Kousa mahshi, Lebanese stuffed zucchini, is spiced minced meat and rice stuffed into small zucchini squash, then simmered in a fragrant tomato sauce. I consider this Lebanese kousa recipe comfort food because it has always given me a sense of home. This popular Middle Eastern dish uses simple ingredients and brings incredible flavor.
Check out this mahshi sliced kousa squash casserole recipe if you would like kousa mahshi flavor without the zucchini coring or this Italian meatball stuffed zucchini for an Italian-inspired stuffed zucchini in tomato sauce.
There are different kinds of stuffed vegetables (especially zucchinis) or mahshi known across the Arab world. In Lebanon, our version consists of cored squash stuffed with a mix of short-grain rice, ghee/butter, spices, and minced meat.
What I Love About This Recipe
The best thing about this recipe is that it requires simple ingredients that come together so quickly. Despite the fact that a lot of people think the process of making mahshi is long and tedious when you break it down as we've done in this recipe, it becomes so much easier, and the result is delicious stuffed zucchinis.
- Lebanese zucchini (calabaza squash): Lebanese zucchini is the main ingredient for kousa mahshi, and in the U.S. it's also known as calabaza squash, or Mexican squash. Mexican squash is light green and different from yellow squash are dark green zucchini. Small to medium-sized zucchini is better than the larger ones. Coring is quite a difficult task and it requires a zucchini corer. I recommend watching how to core zucchini. That's how I learned 🙂 And remember, practice makes perfect.
- Short grain rice: This is also known as Egyptian rice or Calrose rice. Make sure you use this kind and not long grain because short grain rice binds together better.
- Minced meat: Ground beef, ground lamb, or a mix of both works great. I prefer minced meat with about 80-90% lean.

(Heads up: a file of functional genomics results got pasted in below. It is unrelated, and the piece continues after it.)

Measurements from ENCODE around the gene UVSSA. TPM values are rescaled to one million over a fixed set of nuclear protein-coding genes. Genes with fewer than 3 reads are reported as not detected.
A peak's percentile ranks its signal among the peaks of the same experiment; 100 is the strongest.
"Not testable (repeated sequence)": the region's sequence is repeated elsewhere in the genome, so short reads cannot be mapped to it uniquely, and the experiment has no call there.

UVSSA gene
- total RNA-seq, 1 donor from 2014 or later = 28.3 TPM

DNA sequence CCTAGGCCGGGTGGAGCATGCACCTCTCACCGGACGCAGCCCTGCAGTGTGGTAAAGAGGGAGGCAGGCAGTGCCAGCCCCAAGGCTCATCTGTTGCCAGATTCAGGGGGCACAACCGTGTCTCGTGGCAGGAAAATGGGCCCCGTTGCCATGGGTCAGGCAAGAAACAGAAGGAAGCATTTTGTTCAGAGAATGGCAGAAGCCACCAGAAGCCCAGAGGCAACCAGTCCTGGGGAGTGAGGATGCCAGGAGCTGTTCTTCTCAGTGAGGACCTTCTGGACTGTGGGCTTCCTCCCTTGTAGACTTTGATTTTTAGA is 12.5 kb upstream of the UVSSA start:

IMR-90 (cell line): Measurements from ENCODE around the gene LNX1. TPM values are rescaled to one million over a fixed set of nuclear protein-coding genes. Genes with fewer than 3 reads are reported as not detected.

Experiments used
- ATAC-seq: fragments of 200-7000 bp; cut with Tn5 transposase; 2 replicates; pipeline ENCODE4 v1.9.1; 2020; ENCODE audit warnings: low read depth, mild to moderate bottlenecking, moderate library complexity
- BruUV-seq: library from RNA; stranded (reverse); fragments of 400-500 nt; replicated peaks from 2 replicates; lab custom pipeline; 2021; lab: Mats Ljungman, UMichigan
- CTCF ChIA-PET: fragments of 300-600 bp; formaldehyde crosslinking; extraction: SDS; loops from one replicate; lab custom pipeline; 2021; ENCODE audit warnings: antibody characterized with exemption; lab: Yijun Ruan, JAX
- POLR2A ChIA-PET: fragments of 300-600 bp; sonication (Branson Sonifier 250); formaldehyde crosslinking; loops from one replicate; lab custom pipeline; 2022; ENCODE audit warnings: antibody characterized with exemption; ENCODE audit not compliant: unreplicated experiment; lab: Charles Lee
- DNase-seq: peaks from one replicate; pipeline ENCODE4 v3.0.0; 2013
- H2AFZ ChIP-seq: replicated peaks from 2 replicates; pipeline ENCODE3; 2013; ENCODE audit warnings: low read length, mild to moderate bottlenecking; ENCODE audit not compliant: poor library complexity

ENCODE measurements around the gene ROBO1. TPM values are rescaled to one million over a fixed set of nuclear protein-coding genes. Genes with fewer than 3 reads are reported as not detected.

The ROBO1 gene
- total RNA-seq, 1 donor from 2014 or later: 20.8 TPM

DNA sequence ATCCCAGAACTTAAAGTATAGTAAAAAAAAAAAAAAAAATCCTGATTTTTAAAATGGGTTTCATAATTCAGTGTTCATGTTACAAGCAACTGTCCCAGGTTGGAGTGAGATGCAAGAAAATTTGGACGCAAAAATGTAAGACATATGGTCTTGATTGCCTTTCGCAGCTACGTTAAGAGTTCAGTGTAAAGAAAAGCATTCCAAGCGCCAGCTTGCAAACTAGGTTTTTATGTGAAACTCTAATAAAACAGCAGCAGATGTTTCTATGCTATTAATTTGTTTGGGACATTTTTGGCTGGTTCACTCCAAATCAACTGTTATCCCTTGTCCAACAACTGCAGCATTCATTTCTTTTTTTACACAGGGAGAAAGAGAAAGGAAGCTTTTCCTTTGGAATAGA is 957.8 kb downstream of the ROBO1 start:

- Butter: Use butter in the minced meat and rice stuffing. Ghee is an appropriate substitute. Another option is olive oil.
- Spices: Seven spices, a dash of ground cinnamon, some white pepper and black pepper.
- Tomatoes: Fresh tomatoes chopped into chunks.
- Tomato paste: This is used to add flavor to the water that we cook the stuffed zucchinis in.
- Bay leaves and salt
How To Make Mahshi Kousa
Wash the zucchinis and core them to remove the zucchini flesh. Rinse the rice and drain. Then, place it in a large mixing bowl.
Add the minced meat to the rice. Top the rice and minced meat with spices and salt.
Melt the butter and add it to the rice and meat mixture. Use your hands or a spoon to mix the stuffing ingredients really well.
Start stuffing each cored zucchini (until you reach ¾ to its opening). Close each piece with a tomato chunk and place it in a large pot.
Once all the stuffed zucchinis are in the pot, add enough water to cover them. Bring the stuffed zucchinis to a boil for around 10-15 minutes on medium-high heat.
Mix the tomato paste with a little bit of water. Add the tomato paste to the pot with two bay leaves. Season with salt to taste.
Simmer the stuffed zucchini on low to medium heat for about 30-45 minutes. Remove from heat and serve hot.
Tips and Tricks